Nancy: Absolutely. It was a magical moment in time. I couldn't believe it: a real movie and I had a real part. And Brian [De Palma] was about to break out, so that was his big moment. I don't remember being afraid on that set. The funny thing is that when I auditioned for it, it felt like do-or-die so I threw caution to the wind. John [Travolta] and I had a fabulous time working together and Brian is a great director, so I really had a great time on the movie. It spoiled me, because I thought that every movie was going to be that fun and that fabulous and that creative and that successful. I was very, very naive, because that's certainly not the case. You don't always have the right chemistry. You may make a great picture but it doesn't get the success it deserves. But Carrie was a special thing. I mean, look at the cast - everybody broke out from that movie. It was, I guess, a good thing that Brian spent so long casting the movie, because he got the right mix.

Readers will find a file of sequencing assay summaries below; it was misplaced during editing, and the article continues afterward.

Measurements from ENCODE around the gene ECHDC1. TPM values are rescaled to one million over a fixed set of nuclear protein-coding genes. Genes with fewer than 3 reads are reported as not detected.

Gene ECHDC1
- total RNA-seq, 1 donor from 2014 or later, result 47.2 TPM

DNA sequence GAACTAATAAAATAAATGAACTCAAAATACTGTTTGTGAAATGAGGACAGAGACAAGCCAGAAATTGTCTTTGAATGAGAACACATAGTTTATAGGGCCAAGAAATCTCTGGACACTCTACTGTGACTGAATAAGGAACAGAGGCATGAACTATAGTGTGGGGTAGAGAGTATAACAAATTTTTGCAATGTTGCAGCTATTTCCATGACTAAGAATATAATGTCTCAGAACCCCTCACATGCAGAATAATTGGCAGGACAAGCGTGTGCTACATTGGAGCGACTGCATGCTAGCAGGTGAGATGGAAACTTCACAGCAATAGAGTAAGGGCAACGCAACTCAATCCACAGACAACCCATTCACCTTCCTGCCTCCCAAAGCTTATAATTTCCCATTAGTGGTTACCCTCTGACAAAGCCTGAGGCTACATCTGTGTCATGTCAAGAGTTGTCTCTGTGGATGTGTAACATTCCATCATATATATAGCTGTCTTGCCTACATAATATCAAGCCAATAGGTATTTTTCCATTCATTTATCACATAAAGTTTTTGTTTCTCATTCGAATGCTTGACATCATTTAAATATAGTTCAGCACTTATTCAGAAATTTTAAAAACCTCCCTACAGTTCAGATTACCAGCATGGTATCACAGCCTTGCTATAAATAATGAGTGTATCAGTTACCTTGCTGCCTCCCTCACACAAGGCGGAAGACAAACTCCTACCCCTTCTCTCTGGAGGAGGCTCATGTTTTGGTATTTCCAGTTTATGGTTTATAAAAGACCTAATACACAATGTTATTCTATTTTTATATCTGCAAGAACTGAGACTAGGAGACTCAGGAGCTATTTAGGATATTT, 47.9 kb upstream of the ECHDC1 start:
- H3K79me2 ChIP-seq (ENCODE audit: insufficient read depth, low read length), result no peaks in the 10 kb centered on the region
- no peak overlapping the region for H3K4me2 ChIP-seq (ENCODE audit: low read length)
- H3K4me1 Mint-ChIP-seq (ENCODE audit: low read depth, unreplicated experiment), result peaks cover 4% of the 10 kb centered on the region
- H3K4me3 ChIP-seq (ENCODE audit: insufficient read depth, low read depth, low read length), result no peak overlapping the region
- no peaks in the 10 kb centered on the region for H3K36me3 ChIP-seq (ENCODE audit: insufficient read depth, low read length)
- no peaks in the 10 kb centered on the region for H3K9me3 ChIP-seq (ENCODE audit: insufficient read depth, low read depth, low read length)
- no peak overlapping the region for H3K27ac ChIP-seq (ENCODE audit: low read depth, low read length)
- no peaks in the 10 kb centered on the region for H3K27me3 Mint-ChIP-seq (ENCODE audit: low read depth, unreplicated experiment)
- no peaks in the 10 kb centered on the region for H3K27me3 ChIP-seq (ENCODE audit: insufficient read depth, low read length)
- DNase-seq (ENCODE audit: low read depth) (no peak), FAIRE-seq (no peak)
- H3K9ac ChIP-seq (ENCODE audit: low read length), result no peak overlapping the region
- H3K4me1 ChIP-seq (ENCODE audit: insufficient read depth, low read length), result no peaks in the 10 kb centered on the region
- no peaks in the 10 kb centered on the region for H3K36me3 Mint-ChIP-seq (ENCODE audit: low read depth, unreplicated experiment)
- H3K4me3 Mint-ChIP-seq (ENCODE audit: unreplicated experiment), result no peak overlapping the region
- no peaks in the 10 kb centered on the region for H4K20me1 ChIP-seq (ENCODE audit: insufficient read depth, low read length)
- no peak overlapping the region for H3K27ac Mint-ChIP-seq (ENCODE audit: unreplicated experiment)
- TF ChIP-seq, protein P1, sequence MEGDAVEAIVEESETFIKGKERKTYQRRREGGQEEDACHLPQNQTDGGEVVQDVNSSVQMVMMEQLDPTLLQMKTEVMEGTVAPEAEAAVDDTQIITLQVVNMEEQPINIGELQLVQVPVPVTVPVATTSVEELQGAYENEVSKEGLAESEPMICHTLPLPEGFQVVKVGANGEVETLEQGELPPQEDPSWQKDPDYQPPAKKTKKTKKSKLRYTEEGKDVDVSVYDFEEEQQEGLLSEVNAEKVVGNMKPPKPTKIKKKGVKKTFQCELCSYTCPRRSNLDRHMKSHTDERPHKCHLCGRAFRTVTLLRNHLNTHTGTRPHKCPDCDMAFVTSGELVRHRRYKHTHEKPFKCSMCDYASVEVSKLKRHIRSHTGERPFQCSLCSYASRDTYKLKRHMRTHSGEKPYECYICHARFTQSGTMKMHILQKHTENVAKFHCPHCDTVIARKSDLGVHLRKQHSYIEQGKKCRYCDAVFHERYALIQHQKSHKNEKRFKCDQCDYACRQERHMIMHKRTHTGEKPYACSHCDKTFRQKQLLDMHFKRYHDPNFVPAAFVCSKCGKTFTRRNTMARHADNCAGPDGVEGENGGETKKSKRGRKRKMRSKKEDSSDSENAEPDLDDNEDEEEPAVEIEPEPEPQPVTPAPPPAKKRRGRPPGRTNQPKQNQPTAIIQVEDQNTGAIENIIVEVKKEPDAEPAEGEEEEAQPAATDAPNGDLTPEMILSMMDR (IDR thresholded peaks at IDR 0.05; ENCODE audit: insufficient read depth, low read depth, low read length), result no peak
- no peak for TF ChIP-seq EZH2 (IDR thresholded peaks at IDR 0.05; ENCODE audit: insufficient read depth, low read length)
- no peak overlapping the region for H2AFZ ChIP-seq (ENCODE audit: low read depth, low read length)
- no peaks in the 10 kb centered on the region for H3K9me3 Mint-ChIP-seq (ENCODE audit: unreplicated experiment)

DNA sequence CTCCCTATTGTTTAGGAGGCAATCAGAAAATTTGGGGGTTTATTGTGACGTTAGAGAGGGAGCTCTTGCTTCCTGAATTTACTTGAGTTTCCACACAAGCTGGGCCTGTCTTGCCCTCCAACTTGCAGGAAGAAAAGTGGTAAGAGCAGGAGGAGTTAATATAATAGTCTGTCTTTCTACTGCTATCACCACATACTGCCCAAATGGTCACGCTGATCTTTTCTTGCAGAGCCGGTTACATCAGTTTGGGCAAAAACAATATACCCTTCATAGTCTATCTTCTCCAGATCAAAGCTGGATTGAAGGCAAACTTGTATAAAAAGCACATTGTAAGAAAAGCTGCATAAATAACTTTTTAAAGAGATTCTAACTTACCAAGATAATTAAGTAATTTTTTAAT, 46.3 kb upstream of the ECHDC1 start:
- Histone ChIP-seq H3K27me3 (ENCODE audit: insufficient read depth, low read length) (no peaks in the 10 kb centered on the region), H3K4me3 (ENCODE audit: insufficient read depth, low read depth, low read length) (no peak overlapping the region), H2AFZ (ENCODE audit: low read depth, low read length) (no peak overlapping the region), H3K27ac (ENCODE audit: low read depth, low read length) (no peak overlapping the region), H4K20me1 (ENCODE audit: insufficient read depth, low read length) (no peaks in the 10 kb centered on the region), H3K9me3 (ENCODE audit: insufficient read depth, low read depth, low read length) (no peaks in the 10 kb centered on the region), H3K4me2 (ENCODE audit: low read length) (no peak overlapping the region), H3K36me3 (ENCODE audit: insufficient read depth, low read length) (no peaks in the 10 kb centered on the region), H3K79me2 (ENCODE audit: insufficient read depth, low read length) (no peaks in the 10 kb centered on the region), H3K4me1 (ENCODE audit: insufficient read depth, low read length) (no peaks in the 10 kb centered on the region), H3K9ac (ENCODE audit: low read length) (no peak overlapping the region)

"LISTENING TO THEM DISCUSS MOVIES, IT WAS LIKE BEING IN FILM SCHOOL"
Nick: You then went on to work with Robert Zemeckis, Steven Spielberg and Brian De Palma another three times...
Nancy: I had a remarkable journey, working with incredible people. At the time, in the '70s, everyone was so young. Steven was like a boy, living in a little cabin in Laurel Canyon. He'd made Jaws, and he was just about to start Close Encounters, but he was a kid. Everyone was so young and excited. I mean, to be in that group of people on a regular basis socially, listening to them discuss movies, it was like being in film school. So I feel I was lucky. I do believe in destiny, so I think it was the path I was destined to take. I reflect back to being a teenager and I had three experiences where people tried to put me in movies and I didn't go forward with it. So I guess sooner or later it was going to happen!